Mention Africa, and there’s little debate that the lion is the continent’s iconic animal, the symbol of a creature that is not only unique to that land mass but emblematic of its wild heritage.
And of course, threatened with extinction as a result of relentless trophy hunting, coupled with equally energetic destruction of its habitat.
So what would be North America’s equivalent animal, a species that is both majestic and powerful, as well as unknown elsewhere in the world?
I would argue that it’s the bison, the bovine, named in 2016 as the U.S. national mammal, that once roamed by the multi-millions across the prairies in herds so vast that the first whites to explore the West were astonished by their numbers as these magnificent animals thundered across the Great Plains.
And not just the Plains. Bison are nomadic animals that for thousands of years ranged across much of the eastern United States and as far south as parts of Mexico. Much like the great cats of Africa, Asia and Latin America, they have no natural enemies, no other animals able to harm them, other than occasionally picking off one of the sick or weaker animals in the herd.
The indigenous people who populated this continent for millennia couldn’t put a dent in the massive bison herds, either. As they hunted bison for their meat, their hides and their bones, which were essential to their ability to survive the often-harsh winters in what we now call the heartland, the Native tribes developed a symbiotic relationship with bison, a connection that survives to this day.
A relocation project
It’s not necessary to detail the near-extermination of the bison herds by hunters in the late 1880s, partly as deliberate government policy to decimate the Plains Indians who depended on them and partly due to hunting by Indians themselves, who were forced to sell buffalo hides to survive as their hunting territories were constrained by white settlers.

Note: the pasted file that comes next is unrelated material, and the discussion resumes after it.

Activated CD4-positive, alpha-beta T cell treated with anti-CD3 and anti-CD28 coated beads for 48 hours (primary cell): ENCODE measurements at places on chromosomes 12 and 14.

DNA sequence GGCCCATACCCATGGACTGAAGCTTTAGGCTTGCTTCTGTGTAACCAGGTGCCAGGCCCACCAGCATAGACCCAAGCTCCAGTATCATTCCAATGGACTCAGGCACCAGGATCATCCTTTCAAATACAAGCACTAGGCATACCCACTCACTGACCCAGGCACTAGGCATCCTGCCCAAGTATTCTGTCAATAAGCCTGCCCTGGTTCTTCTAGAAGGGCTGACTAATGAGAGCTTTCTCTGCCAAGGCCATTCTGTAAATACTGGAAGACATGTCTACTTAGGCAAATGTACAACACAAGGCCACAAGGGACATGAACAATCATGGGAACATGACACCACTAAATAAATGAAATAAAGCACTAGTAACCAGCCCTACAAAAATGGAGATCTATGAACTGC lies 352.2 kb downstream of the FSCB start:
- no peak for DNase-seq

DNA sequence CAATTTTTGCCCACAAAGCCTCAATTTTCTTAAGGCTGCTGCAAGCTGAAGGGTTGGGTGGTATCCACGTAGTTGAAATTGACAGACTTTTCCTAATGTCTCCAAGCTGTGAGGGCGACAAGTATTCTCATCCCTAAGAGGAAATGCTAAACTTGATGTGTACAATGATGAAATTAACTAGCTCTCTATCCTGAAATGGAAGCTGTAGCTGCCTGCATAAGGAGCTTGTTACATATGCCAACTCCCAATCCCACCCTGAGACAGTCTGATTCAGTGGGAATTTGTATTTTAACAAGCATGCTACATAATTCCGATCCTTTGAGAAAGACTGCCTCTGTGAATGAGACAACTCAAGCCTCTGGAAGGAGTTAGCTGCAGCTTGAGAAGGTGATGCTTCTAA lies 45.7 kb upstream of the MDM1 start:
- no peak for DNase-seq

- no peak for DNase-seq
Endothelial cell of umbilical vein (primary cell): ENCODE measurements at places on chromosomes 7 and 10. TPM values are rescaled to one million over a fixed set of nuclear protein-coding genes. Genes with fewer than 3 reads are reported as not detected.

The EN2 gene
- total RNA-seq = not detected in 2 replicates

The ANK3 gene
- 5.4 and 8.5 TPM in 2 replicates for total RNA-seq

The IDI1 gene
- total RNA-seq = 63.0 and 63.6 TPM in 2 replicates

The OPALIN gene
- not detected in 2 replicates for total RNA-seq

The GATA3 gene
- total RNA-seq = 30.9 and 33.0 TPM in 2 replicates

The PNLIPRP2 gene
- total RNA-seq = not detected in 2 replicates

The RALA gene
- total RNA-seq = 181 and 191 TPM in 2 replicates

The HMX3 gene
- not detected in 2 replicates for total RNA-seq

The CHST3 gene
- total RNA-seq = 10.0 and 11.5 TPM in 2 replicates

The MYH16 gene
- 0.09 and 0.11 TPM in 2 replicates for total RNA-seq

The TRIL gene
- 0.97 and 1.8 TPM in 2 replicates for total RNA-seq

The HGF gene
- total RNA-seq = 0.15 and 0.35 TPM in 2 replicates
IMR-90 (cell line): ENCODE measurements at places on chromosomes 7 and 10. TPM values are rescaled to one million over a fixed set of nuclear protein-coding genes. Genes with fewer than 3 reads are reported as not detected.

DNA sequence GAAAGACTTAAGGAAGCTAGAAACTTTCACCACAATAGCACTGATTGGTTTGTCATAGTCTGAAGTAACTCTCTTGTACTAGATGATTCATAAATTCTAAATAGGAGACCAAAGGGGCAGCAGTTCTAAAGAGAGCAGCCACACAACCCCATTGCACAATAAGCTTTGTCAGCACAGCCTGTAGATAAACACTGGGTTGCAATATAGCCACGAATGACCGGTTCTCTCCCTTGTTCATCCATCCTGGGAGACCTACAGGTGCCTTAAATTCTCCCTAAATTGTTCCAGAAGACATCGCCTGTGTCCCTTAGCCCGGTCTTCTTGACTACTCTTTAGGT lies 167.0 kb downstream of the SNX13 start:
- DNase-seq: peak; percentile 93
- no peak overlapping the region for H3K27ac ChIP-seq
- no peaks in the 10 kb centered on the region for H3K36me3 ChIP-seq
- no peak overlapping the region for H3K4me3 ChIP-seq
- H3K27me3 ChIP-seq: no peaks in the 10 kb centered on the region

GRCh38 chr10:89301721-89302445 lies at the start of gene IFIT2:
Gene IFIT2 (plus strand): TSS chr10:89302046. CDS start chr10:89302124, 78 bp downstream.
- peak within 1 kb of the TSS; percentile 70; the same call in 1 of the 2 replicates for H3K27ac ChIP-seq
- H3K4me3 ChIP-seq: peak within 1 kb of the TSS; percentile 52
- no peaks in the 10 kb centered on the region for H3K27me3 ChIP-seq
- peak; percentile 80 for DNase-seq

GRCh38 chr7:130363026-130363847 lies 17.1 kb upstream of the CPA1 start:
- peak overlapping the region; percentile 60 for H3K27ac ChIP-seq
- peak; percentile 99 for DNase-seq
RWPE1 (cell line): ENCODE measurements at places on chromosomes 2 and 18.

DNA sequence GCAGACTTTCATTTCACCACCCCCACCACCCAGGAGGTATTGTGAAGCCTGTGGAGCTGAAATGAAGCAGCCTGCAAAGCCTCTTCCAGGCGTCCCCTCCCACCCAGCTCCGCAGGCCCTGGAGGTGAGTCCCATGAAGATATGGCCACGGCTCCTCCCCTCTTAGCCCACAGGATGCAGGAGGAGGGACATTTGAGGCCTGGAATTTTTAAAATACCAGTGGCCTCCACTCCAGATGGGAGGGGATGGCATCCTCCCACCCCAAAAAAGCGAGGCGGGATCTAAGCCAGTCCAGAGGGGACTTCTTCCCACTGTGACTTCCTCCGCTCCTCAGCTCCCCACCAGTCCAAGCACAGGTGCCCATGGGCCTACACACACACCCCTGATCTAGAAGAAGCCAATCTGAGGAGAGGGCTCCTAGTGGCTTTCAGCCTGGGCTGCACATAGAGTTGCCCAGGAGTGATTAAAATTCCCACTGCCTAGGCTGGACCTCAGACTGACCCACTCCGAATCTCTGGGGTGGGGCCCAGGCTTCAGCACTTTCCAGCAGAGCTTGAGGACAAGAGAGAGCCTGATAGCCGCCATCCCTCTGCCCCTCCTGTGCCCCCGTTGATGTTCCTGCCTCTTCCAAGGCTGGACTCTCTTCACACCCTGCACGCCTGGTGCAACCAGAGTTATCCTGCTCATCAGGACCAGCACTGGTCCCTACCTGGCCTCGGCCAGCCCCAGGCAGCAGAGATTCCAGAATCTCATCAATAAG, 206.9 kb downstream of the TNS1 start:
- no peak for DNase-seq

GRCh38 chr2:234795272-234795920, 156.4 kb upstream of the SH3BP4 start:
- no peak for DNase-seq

We all know the rough outlines of that narrative.
By the time the 20th Century began, there were “just 23 wild bison left alive in Yellowstone National Park, holed up in Pelican Valley,” as an article in the current Smithsonian magazine explained.
That herd, along with animals ranchers had captured and saved, slowly brought the bison back from extinction — to the point that their numbers, though miniscule compared with their historic population, now exceed the park’s carrying capacity. Bison periodically roam outside the park boundaries and have been captured and slaughtered for fear of spreading brucellosis among cattle also sharing rangelands outside of Yellowstone.
(A 2017 study conducted by the National Academies of Sciences concluded that the outbreaks of brucellosis in the Yellowstone area came from infected elk, not bison).
Now, a more effective and more appropriate solution has begun. The National Park Service has begun relocating bison from Yellowstone to the Fort Peck Reservation in northwest Montana, where a small herd has been established there over the last six years.
The goal is to eventually return wild bison to the grasslands on Native reservations across the West, a project with ecological and cultural meaning for those tribes.
“Bison have a spiritual meaning for us,” Robbie Magnan, fish and game director at the Fort Peck Reservation, told Smithsonian. “The buffalo were taking care of Native Americans from the beginning of time, and now we need to help them.”
Of course, these newly established herds will be “managed” by the tribes, as animals will be periodically taken for their meat and hides, both for nutritional as well as ceremonial value.
But I defy any animal activists, any born-again veganistas, to condemn this project or to try to shame Native tribes for killing any of these animals, when they could be living on soy-based shamburgers and tofu.
The entire vegan construct that likens animal agriculture to human slavery, and meatpacking to the Holocaust, falls apart at the seams when anyone tries to draw parallels with the historical connection between bison and the Natives who inhabited North American for tens of thousands of years.
As the great Chief Seattle once said, “All things share the same breath — the beast, the tree, the man. The air shares its spirit with all life it supports.”
Including food animals.